In Mobile Equity Corp. v. Walmart Inc., 2-21-cv-00126 (EDTX Sep. 8, 2022) (Roy S. Payne), the Court found that the asserted claims were not directed towards an abstract idea and did not encompass unpatentable subject matter and therefore were not invalid under 35 U.S.C § 101.

Pursuant to 35 U.S.C § 101, “whoever invents or discovers any new and useful process, machine, manufacture, or composition of matter, or any new and useful improvement thereof, may obtain a patent therefor, subject to the conditions and requirements of this title.” A claim falls outside of 35 U.S.C § 101 where (1) it is directed to a patent-ineligible concept, i.e., a law of nature, natural phenomenon, or abstract idea, and (2), if so, the particular elements of the claim, considered both individually and as an ordered combination, do not add enough to transform the nature of the claim into a patent-eligible application.
Continue Reading District Court Finds Mobile Payment Patents Not Invalid Under 35 U.S.C. § 101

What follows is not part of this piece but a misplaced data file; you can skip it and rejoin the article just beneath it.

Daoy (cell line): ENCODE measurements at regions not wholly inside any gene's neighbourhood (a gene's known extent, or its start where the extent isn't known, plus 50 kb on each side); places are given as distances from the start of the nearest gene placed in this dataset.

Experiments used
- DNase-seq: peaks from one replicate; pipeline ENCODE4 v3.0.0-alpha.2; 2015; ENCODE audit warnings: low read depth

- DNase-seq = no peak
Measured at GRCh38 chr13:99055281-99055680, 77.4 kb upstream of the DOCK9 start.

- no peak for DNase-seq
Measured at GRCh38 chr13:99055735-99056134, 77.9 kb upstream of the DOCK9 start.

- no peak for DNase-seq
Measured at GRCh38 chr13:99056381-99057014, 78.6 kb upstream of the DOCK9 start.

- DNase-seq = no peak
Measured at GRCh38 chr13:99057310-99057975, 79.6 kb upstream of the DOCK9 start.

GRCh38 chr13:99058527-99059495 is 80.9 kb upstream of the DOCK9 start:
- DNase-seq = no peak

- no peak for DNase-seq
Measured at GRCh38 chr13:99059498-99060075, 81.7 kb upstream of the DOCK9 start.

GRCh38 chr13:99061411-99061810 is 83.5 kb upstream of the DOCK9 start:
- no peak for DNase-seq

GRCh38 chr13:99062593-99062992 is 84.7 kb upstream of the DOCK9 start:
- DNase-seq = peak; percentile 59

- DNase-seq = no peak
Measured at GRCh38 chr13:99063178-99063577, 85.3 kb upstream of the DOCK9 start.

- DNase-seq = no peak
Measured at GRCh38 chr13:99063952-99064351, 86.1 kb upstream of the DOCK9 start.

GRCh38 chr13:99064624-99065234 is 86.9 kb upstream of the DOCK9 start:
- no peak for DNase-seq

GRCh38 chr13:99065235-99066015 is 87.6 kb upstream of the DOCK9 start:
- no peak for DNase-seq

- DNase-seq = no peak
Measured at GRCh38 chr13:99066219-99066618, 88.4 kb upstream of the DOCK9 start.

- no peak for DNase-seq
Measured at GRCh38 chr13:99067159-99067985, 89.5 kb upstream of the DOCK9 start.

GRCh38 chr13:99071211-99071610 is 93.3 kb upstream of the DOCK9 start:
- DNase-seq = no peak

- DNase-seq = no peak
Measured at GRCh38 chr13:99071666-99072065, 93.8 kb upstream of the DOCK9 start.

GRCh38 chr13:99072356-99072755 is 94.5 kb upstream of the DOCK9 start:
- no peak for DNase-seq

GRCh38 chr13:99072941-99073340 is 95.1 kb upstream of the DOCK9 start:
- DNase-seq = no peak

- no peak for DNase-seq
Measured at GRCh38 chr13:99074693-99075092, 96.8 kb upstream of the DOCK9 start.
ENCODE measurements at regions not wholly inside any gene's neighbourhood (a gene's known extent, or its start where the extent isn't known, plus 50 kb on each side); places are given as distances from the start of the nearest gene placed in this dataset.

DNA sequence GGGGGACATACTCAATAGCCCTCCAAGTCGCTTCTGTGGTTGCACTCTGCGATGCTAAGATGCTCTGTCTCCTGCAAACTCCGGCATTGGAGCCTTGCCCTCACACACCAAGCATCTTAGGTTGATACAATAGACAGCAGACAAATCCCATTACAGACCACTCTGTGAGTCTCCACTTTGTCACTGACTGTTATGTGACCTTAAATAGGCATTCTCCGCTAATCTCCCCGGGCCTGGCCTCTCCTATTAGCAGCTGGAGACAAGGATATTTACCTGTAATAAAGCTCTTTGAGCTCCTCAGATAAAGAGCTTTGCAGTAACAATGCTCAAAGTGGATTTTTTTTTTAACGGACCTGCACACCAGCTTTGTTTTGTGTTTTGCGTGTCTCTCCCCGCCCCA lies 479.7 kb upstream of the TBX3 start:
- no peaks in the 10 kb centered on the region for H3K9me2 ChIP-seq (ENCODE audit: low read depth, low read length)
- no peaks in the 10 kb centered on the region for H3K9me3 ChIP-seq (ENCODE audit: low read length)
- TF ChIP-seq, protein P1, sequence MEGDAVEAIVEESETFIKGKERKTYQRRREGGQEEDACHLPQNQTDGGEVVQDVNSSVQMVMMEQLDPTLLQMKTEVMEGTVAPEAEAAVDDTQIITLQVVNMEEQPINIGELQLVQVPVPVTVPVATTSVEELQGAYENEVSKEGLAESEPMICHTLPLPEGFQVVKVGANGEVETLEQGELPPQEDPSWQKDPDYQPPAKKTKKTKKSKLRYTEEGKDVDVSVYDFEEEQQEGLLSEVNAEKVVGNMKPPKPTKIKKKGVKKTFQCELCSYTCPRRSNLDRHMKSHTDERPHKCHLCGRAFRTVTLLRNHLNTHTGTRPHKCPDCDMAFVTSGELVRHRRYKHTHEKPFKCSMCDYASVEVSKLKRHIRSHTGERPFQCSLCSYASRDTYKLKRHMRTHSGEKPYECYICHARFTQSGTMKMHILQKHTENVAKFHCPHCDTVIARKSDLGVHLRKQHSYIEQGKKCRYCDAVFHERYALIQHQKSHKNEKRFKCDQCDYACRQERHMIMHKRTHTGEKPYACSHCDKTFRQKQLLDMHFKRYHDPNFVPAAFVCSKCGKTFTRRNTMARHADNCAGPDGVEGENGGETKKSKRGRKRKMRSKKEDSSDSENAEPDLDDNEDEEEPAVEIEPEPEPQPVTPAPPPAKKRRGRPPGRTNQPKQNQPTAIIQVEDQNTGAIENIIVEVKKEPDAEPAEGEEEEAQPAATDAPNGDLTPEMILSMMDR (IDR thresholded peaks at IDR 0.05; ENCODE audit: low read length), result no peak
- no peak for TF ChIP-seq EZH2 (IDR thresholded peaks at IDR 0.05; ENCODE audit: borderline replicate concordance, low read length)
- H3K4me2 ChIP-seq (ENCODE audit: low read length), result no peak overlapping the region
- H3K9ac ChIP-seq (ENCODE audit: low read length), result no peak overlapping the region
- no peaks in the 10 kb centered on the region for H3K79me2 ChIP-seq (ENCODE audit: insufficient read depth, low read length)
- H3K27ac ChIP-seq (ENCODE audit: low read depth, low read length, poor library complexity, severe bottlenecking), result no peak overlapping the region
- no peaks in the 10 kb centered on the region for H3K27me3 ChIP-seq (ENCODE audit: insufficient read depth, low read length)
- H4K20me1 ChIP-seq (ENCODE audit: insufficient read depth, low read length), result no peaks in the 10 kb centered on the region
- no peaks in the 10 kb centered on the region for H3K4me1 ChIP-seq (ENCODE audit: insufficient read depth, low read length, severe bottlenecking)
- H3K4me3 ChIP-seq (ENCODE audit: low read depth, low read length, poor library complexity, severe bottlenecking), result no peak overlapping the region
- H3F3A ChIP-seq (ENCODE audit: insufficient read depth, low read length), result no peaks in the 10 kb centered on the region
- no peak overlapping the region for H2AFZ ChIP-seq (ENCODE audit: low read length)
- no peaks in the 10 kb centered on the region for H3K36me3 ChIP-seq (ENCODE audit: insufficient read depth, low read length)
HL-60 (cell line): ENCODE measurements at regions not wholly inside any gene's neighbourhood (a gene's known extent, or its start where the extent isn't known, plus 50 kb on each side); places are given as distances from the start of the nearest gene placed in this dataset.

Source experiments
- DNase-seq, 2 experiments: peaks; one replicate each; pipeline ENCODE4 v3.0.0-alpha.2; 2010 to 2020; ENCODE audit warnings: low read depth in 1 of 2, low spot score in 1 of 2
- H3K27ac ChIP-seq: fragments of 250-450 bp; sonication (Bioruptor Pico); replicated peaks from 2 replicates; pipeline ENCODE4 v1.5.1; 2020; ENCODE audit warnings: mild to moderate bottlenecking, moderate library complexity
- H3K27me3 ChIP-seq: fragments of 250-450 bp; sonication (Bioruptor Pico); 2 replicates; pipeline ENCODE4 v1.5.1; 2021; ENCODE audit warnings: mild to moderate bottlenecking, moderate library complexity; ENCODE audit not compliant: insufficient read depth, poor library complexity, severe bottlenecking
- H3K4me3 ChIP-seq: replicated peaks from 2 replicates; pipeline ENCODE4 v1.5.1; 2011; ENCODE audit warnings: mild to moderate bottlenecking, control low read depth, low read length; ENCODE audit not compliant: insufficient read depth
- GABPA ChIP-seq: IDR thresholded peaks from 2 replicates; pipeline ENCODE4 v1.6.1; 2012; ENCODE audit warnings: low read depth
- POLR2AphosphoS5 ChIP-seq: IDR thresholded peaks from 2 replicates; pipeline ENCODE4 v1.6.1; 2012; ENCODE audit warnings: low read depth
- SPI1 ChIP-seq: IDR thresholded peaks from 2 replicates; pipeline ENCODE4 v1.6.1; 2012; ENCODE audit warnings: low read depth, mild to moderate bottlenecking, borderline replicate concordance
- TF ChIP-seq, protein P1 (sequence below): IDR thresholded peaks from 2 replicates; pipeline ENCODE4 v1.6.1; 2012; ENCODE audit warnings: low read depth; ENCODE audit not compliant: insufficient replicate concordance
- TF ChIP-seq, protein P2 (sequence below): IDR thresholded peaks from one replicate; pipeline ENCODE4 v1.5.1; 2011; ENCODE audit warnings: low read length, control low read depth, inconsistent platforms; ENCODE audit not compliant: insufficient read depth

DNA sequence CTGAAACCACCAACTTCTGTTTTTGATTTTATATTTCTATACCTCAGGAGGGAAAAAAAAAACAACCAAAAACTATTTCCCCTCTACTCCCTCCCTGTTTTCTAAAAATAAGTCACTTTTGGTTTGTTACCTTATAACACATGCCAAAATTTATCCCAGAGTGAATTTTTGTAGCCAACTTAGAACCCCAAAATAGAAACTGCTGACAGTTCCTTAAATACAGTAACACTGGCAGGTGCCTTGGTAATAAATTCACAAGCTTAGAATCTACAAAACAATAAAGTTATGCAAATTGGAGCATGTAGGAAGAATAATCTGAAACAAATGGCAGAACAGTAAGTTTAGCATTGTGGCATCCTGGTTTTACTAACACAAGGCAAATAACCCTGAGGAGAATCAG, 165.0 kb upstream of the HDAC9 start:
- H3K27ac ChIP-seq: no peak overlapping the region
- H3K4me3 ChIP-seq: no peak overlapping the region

Most patent claims describe an invention using positive claim limitations that expressly recite the required elements or features of an invention. Sometimes, however, it is necessary, or desirable, to use a negative claim limitation to expressly specify an invention requires the absence of an element or feature. But when is it allowable to claim the negative?
Continue Reading When Can a Patent Claim Positively Include the Negative?

A design patent protects a new, original, ornamental design for an article of manufacture. 35 USC section 171. “Ornamental” means that the design is purely decorative; the patentability is based on its visual aspects. Those aspects are the shape or configuration of an article (like the shape of a bottle or a vase), the surface ornamentation on the article (like a painting on the bottle or vase), or a combination of both. The design must be a design for a specific article; it cannot exist independently of the article. The must be visible during normal use of the article; it cannot be concealed.
Continue Reading What is a Design Patent?

Not everything is patentable. First, only inventions are patentable. Second, only certain inventions are patentable. Four types of inventions are patentable: articles of manufacture, machines, processes, and compositions of matter. 35 U.S.C. §101. These four types of inventions are referred to as patent-eligible subject matter. Some things, referred to as patent-ineligible subject matter, are not patentable: laws of nature, natural phenomena, and abstract ideas.
Continue Reading Alice is Alive and Well!